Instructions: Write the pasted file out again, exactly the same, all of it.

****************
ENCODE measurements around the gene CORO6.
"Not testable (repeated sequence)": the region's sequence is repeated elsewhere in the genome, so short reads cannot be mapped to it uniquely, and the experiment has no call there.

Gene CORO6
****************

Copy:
ENCODE measurements around the gene CORO6.
"Not testable (repeated sequence)": the region's sequence is repeated elsewhere in the genome, so short reads cannot be mapped to it uniquely, and the experiment has no call there.

Gene CORO6